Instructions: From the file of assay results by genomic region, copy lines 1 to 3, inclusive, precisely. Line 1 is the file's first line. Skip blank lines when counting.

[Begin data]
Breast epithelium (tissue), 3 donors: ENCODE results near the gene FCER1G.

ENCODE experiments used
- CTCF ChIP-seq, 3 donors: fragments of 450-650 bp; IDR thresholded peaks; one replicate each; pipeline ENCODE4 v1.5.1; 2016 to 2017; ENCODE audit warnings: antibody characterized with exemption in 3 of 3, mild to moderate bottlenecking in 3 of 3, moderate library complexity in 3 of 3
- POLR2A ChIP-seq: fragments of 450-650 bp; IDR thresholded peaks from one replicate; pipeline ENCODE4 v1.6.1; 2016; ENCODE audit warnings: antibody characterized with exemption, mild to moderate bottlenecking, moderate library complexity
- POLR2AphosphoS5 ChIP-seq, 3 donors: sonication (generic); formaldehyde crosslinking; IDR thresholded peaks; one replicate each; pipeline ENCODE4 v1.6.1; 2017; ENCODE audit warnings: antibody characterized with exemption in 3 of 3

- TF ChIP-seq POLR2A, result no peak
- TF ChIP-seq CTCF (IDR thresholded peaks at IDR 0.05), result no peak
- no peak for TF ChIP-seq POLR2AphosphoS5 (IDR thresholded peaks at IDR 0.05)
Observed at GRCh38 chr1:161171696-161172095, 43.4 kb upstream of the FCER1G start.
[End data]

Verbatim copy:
Breast epithelium (tissue), 3 donors: ENCODE results near the gene FCER1G.

ENCODE experiments used
- CTCF ChIP-seq, 3 donors: fragments of 450-650 bp; IDR thresholded peaks; one replicate each; pipeline ENCODE4 v1.5.1; 2016 to 2017; ENCODE audit warnings: antibody characterized with exemption in 3 of 3, mild to moderate bottlenecking in 3 of 3, moderate library complexity in 3 of 3